World Aids Day 2016: It's time to tackle brain health

MUHC researchers strive to understand and improve brain health in people living with HIV

McRae Campbell is an active and healthy 63-year-old Montrealer. He is also a patient of the Montreal Chest Institute at the McGill University Health Centre (MCI -MUHC) who has been living with the HIV virus since 2001. Through antiretroviral therapy, the presence of the virus in his body is being controlled and his life expectancy has increased.

MacRae Campbell

"It's a handful to deal with this disease," says McRae. "We juggle with the responsibilities of everyday life like everybody else, but on top of that, there’s the medication and the social stigma attached to infection. Psychologically, it’s a huge burden. " — MacRae Campbell

"It's amazing to see the path I travelled on for over 30 years,” he says. “Just the fact that I can speak to you and that I am healthy is proof of the effectiveness of the treatment.”

By 2015, Canadians over the age of 50 accounted for 50 per cent of the HIV-positive population, a 6 per cent increase in five years. However, with aging new HIV-related health problems have emerged, including cognitive disorders, memory problems, lack of concentration and difficulties in maintaining attention when a task requires it.

"We have noticed that for their sex and age, people living with HIV in several groups around the world perform less well in psychological tests than the norm," explains Dr. Marie-Josée Brouillette, psychiatrist and consultant for the MUHC Chronic Viral Illness Service. “They also often have mood disorders, including anxiety and depression."

Dr. Marie-Josee Brouillette

"Even if we don't fully understand how the brain is affected, we must find interventions to improve their health and quality of life now.” – Dr. Marie-Josée Brouillette, co-leader of the Positive Brain Health Now study at the MUHC.

McRae does not experience such difficulties; nevertheless, he did not hesitate to take part in the Positive Brain Health Now pan-Canadian study, which aims at understanding and improving brain health in people living with HIV. The study, led by Dr. Brouillette, Dr. Lesley Fellows, a neurologist at the Montreal Neurological Hospital (MNH-MUHC) and Professor Nancy Mayo, MUHC epidemiologist at the Research Institute of the MUHC, brings together a team of healthcare professionals with varied and interdisciplinary expertise: clinical HIV therapy and neuroscience, basic science, public health and applied statistics.

"These changes in thinking and mood can affect work performance, adherence to treatments and the quality of life of the patient, as well as that of their family and friends," notes Dr. Brouillette. “The causes are not yet clear, so we want to look at the problem as a whole: is it related to biological parameters, such as viral load, duration of infection, or personal factors like smoking, drug use, alcohol, stress level and stigma?"

Sub-studies for fast intervention

Positive Brain Health Now

Ana Lucia Fernandez, a PhD candidate at the Montreal Neurological Hospital, demonstrates the recording of electrical brain activity. (Photo : Positive Brain Health Now)

Positive Brain Health Now is an innovative project that stands out for its breadth and the wealth of information collected. In five clinics across Canada, 840 people were recruited. In four visits over a 24-month period, these patients, whose average age was 54 years, underwent a cognitive assessment, provided blood samples and completed a questionnaire about their vitality, stress, sleep, cognition, quality of life, psychosocial symptoms and HIV-related symptoms, as well as the social support they receive.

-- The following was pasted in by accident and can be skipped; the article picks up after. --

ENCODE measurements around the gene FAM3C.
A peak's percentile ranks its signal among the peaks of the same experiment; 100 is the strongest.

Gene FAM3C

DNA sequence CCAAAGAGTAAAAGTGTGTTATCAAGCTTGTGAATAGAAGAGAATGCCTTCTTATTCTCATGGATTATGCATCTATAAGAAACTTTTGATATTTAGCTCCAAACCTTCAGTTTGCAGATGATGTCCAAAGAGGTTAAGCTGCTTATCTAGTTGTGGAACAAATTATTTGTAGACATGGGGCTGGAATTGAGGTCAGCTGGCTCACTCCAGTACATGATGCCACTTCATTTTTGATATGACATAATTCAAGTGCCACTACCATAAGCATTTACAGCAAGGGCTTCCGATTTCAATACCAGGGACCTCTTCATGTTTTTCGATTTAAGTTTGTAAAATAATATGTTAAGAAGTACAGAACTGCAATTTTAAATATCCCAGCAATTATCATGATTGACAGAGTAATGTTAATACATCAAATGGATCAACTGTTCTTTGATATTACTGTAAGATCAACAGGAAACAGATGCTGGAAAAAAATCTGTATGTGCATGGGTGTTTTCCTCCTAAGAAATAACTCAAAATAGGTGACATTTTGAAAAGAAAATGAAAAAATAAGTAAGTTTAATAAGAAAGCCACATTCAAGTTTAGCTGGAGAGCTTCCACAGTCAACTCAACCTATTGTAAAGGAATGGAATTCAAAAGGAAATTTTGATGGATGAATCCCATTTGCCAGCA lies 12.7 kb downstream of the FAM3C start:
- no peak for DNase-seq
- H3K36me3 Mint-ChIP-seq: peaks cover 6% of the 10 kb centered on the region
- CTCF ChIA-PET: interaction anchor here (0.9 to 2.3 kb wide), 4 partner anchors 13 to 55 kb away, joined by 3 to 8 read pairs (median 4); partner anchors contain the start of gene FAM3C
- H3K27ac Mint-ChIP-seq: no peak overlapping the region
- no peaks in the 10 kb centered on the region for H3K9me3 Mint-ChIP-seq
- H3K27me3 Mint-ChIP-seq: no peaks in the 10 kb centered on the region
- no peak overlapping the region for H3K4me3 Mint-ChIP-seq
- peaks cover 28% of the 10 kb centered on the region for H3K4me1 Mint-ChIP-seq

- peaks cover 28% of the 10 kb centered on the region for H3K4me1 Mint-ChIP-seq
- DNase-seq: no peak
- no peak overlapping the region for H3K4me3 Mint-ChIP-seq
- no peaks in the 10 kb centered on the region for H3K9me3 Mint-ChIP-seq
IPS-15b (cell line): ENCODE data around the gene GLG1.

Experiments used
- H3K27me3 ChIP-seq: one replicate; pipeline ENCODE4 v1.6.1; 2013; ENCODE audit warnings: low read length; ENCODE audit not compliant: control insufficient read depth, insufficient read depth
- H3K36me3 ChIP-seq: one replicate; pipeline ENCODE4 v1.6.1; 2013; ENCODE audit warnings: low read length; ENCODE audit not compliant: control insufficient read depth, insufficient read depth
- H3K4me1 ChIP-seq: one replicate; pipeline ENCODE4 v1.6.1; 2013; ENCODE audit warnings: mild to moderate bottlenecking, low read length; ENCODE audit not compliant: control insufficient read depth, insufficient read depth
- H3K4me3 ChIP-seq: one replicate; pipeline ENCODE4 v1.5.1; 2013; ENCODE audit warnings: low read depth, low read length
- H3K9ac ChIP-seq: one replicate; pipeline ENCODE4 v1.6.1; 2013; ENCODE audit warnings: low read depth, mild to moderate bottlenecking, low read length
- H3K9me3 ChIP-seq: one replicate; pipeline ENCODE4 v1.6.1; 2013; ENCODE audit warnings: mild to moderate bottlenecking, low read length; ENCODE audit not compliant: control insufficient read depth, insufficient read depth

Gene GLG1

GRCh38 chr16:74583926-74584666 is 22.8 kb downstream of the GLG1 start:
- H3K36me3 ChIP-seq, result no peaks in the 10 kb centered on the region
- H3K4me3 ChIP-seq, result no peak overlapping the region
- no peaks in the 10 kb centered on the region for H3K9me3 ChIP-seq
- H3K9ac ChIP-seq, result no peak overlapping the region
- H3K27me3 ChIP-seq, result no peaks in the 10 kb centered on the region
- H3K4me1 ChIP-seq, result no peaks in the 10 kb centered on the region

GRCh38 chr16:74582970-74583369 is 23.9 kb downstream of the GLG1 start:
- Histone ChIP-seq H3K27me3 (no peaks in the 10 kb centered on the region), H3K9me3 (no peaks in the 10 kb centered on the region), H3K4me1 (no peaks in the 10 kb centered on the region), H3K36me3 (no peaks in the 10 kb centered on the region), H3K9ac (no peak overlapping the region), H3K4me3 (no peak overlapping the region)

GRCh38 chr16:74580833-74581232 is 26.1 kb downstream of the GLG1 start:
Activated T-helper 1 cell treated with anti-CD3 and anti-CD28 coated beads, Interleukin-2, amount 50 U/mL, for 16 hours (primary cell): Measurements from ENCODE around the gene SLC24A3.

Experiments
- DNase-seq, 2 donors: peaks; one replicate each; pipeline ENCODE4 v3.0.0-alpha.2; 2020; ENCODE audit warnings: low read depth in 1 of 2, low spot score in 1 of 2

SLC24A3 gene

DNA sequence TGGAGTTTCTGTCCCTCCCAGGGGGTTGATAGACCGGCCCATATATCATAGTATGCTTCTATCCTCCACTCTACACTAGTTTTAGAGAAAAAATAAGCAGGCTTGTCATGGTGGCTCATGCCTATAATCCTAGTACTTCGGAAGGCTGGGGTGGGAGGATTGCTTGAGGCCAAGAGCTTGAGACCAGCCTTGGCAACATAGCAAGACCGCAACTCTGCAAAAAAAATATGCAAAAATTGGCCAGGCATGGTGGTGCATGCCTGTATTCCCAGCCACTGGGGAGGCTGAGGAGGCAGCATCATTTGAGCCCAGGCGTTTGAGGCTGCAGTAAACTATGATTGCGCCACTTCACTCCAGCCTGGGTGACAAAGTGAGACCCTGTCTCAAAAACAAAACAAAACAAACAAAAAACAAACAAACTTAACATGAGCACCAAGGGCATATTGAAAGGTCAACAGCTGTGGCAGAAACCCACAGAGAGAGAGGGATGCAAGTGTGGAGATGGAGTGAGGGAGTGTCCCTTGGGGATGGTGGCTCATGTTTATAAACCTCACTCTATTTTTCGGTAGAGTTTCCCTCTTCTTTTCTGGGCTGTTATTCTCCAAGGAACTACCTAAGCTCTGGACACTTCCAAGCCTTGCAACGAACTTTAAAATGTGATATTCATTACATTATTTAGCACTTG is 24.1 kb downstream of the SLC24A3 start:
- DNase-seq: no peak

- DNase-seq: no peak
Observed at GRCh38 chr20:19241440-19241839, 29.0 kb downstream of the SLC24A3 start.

Along with the main study, some participants in the cohort were invited to join one of six sub-studies designed to develop interventions to improve brain health in people living with HIV, particularly those that can be implemented easily. At the moment, the team is developing an online program to improve sleep, a structured exercise program and a computer-based cognitive training program. For McRae, who participated in one of these sub-studies, the time spent collaborating with the researchers was not in vain.

"It was more intense than just taking a pill," he says. “I had two MRI exams and wore a headset that records the electrical activity of the brain. I filled out questionnaires and did exercises on the computer at home. It took time, for sure, but I was happy to do it. I am getting older, and physically everything is fine, but it's important to keep the brain healthy as well. If not, what is the point of having a healthy body?"

Better quality of life

For Dr. Brouillette and the Positive Brain Health Now team, it is critical to devote energy and resources to improving the quality of life for people living with HIV.

“A lot of energy goes towards prevention and the cure, which is good, but it should not be forgotten that there are many people who are living with HIV who will grow old with the virus. This population has experienced extremely difficult times and have many health problems. Many have lost their social networks and are living with the stigma attached to the disease. They have many needs."

"It's a handful to deal with this disease," says McRae. "We juggle with the responsibilities of everyday life like everybody else, but on top of that, there’s the medication and the social stigma attached to infection. Psychologically, it’s a huge burden. Now that we live longer and healthier, it's time to tackle the mental component. I am very thankful to the MUHC and researchers around the world who are continuing to study HIV."

Pediatric HIV